JoAnne is a fiercely brilliant woman who intimidated the bejeebus out of me when I was a fledgling grad student and later as a callow post-doc. She was one of five professors (including my advisor) who raked us over the coals during student research seminars. I also faced her wrath when I overtightened the valve to her lab’s French press. But later, when out and about in the real world, my encounters with Professor Stubbe were nothing but good. She’s funny, intense, and passionate about science. She’s a superb intellectual role model, and even though she was not my advisor, she nonetheless influenced me along with many of us in the biochem. department at the UW-Madison. Her award is a such fantastic and well-deserved achievement!

She was at the vanguard of women entering academia and industry in disciplines like chemistry and physics which were long dominated (and still dominated) by men, but these awards as well as the Nobels with 3 women winners in the sciences this year, including Elizabeth Blackburn and Carol Greider for telomeres/telomerase, indicate that “an old girls” network is forming at last.

Here’s a link to the article in the Boston Globe about JoAnne.

Her picture receiving the medal is here in the White House blog (scroll down) and below the cut is the press release (see bolded type a ways down for JoAnne’s award).

Continue reading “Congratulations, JoAnne Stubbe!”

“Creation” (the movie) and Idiot America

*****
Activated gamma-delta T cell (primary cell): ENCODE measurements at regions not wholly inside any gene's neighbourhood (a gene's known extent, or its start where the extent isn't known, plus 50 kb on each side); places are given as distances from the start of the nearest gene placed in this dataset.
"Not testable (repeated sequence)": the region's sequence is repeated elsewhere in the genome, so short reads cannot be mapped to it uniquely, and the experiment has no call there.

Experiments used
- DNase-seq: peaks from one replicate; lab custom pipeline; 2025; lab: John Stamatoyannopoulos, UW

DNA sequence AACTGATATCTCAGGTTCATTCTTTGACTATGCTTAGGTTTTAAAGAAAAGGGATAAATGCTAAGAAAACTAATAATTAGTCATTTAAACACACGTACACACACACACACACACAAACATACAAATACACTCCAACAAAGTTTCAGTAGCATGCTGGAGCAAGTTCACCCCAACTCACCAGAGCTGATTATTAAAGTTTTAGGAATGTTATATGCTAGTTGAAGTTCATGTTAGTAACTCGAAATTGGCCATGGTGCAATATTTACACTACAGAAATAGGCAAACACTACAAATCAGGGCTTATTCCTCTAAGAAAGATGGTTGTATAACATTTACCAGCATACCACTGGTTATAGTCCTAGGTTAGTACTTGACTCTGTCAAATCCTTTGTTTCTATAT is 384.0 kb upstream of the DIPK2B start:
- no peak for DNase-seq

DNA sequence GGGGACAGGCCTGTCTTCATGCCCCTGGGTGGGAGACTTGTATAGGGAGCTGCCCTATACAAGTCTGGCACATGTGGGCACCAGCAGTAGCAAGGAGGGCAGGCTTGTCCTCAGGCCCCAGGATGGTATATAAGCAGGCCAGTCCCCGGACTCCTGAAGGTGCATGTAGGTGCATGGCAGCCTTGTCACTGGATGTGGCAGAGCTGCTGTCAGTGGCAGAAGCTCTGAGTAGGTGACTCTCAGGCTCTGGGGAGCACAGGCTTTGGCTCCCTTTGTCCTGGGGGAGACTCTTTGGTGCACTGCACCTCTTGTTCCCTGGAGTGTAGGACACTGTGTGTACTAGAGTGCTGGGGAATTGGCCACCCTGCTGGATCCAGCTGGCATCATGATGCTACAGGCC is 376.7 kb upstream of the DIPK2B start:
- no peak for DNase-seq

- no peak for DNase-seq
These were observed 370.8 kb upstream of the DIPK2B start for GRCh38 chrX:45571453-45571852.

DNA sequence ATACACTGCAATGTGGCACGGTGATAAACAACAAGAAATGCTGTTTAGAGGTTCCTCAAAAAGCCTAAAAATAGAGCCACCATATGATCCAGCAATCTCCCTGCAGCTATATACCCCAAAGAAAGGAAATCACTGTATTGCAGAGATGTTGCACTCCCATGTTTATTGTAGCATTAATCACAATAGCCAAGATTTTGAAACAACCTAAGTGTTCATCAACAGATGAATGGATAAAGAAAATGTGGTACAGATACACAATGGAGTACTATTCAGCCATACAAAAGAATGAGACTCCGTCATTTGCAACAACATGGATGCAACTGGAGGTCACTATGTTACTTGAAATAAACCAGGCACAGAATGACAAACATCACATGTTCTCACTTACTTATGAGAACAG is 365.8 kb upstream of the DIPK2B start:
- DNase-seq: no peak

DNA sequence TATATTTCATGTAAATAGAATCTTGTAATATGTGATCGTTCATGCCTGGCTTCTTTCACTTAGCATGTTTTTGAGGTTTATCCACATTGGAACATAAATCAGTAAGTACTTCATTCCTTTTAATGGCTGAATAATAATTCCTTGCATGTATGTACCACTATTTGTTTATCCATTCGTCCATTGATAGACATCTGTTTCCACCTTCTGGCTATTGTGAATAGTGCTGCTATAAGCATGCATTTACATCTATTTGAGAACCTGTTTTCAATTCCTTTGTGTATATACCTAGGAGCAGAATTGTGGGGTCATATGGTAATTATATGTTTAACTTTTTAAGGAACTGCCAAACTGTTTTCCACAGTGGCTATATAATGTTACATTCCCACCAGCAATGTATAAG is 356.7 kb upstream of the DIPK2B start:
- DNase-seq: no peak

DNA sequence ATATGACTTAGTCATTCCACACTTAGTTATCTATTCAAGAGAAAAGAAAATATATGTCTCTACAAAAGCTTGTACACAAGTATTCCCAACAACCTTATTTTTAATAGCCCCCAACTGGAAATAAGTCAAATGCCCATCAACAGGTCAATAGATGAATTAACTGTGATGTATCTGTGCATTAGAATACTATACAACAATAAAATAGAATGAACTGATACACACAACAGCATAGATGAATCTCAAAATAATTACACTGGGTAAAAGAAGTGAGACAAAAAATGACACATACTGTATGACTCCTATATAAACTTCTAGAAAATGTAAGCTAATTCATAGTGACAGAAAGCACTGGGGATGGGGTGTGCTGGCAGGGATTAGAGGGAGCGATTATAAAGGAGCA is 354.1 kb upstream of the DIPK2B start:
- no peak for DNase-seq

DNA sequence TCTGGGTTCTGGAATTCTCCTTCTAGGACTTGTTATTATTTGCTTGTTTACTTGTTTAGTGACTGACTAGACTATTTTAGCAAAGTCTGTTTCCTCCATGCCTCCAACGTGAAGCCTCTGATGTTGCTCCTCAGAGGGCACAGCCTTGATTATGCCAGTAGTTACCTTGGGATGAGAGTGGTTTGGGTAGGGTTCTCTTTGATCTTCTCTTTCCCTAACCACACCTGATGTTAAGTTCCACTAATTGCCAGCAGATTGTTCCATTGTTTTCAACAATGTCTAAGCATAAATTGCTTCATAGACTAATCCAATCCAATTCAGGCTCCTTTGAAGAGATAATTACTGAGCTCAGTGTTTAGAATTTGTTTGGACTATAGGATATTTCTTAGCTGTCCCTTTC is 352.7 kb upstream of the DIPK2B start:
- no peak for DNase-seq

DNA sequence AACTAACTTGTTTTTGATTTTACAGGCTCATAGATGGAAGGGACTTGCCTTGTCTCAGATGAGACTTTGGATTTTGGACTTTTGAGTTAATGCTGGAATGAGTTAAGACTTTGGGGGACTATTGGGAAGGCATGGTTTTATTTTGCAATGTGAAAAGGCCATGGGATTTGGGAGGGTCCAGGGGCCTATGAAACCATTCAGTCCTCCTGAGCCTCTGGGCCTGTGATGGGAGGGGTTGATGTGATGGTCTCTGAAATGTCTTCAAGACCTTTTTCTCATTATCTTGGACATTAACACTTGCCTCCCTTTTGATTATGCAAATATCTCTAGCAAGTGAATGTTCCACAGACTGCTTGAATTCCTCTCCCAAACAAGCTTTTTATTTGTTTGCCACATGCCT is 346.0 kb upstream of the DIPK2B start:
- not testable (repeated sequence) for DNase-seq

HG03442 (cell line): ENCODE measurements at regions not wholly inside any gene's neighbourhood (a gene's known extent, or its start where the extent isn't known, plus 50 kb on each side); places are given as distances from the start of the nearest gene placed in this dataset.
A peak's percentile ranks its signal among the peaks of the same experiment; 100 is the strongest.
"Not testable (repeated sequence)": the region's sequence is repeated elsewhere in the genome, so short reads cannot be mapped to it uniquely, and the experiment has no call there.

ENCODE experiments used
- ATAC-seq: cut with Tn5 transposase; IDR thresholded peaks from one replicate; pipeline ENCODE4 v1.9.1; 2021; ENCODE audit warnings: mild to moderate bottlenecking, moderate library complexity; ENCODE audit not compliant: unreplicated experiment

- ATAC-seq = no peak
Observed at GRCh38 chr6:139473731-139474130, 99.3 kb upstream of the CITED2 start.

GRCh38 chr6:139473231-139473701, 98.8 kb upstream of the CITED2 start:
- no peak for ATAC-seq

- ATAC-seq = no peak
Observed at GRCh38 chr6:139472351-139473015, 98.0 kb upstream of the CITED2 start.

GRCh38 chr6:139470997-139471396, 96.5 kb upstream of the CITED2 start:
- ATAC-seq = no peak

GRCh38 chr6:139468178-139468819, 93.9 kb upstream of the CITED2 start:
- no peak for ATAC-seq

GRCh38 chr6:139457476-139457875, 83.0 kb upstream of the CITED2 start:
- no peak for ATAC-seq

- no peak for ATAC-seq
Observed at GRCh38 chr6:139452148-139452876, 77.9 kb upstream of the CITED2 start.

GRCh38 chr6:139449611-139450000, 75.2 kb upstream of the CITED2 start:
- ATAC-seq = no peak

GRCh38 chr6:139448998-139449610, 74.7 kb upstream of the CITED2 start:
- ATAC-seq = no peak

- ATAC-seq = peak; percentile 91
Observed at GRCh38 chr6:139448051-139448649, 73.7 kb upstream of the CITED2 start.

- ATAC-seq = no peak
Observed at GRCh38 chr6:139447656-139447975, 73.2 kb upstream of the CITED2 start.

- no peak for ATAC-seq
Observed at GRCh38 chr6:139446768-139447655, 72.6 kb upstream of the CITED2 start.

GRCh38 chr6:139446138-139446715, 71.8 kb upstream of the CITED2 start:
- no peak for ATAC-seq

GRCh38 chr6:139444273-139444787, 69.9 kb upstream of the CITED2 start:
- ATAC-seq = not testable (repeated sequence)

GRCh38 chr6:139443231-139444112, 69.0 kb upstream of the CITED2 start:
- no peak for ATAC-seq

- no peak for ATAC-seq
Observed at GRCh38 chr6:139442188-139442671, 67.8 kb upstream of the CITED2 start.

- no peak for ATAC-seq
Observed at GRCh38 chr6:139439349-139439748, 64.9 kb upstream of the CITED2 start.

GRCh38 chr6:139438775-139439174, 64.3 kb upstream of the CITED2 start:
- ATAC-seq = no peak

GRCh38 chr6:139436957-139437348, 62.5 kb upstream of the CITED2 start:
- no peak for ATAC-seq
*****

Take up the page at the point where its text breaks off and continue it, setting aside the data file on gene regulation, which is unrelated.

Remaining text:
For me, Creation, a much anticipated movie about Charles and Emma Darwin (based on Annie’s Box: Charles Darwin, his Daughter, and Human Evolution by Randal Keynes, Darwin’s great-great grandson) is — or rather was — a must-see flick. It premiered this weekend at the Toronto International Film Festival.

Paul Bettany is cast as Darwin. Bettany is a versatile actor whose performances have always impressed me, e.g., his roles as Dr. Stephen Maturin in Master and Commander: The Far Side of the World and John Nash’s imaginary friend in A Beautiful Mind (John Nash cinematic fan fiction at its most “interpretative”) among many. Jennifer Connelly (Bettany’s wife) — a lovely actress (Pollock, House of Sand and Fog, and A Beautiful Mind) is cast as Emma.

Darwin the man (as well as Darwin the naturalist) has long intrigued me. A few years ago, the American Museum of Natural History in NYC (where my great-great uncle[1] — a paleontologist — had been a curator for a time) had a special exhibit of Darwin’s collections and notes, including a replica of his study. I took my kids to see it on February 12 — Darwin’s birthday a.k.a. “Darwin Day.” To see the notes that he had written with his own hand was marvelous and truly sent shivers down my spine.